Eklutna Tailrace – Palmer, Alaska - Atlas Obscura
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Eklutna Tailrace

This popular fishing spot at the outflow of a 4.5-mile long hydroelectric tunnel sports a jetty literally made out of classic cars. 

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Visitors to Palmer, Alaska often drive right past one of the area’s quirkiest and eclectic treasures. Part technical marvel, part fishing hole, and part dump, the Eklutna tailrace combines a trove of features that showcases the unique resourcefulness of Alaska’s residents.

The pure turquoise waters of the Eklutna tailrace host a robust fishery of King and Silver Salmon, so it’s most frequented by anglers trying to catch a big one. The annual salmon derby frequently draws crowds. But those who cross the bridge to explore the jetty will quickly discover a bizarre wonder. The forest is literally growing out of the ruins of dozens of junked classic cars. In the mid-20th century, this area was a dumping ground for old wrecks, possibly left over from the demolition derbies hosted at the nearby Alaska Raceway Park. Not only are the classic cars lovely in their lonely abandon, but they’re often scrawled with humorous graffiti from their glory days.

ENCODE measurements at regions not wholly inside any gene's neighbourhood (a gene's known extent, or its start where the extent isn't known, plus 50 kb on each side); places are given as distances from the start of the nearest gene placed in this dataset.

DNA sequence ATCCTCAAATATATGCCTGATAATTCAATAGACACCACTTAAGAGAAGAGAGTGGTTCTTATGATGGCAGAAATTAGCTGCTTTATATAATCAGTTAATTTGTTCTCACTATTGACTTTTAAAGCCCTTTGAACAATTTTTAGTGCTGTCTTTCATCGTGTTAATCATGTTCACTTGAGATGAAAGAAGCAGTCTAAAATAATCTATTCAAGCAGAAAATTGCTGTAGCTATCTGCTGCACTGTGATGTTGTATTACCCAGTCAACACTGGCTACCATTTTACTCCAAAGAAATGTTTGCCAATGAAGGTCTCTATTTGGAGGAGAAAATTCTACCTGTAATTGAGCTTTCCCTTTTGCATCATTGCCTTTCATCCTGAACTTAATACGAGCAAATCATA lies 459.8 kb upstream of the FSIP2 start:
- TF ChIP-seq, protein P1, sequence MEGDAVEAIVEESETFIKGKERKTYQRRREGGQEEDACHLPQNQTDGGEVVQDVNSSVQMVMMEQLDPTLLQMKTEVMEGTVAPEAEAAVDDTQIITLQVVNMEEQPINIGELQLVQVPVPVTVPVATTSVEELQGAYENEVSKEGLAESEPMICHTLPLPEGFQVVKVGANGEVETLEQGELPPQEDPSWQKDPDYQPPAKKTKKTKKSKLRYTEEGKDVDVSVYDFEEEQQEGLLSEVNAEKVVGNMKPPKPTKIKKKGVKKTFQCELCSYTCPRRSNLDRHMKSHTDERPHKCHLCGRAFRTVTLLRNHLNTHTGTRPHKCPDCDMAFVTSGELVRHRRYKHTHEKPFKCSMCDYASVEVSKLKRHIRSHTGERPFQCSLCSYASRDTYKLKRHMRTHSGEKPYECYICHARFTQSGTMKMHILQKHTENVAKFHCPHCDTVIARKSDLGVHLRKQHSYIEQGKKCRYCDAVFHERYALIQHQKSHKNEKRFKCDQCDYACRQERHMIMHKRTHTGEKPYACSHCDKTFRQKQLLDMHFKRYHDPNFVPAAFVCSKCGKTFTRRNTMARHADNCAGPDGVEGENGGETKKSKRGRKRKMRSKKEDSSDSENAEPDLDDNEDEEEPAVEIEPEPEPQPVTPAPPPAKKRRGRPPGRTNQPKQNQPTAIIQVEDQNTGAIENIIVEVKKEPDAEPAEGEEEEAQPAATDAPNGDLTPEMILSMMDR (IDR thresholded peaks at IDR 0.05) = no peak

Continuing up the leafy path towards the mountains towering above the area reveals the hidden origin of the waterway, and explains the shocking blue water that contrasts with the murky green of the Knik River it flows into. The tailrace ends at a concrete barrier bubbling and boiling from the force of water flowing out of twin submerged tunnels. In the distance, a concrete building houses two turbines generating 40 megawatts of hydroelectric energy for homes in the Matanuska-Susitna Valley. In the 1950s, engineers blasted a 4.5-mile long tunnel through Goat Mountain from Eklutna Lake to the power plant on the other side. The nine-foot-wide tunnel has been channeling water from the lake for over 60 years. 

Know Before You Go

Parking for the tailrace is off Old Glenn Highway, 34 miles north of Anchorage. The area is busy with fishermen in the Summer months when the salmon run. Best times to go are in the Fall when the bright fall colors contrast with the turquoise waters and the snow-capped mountains.

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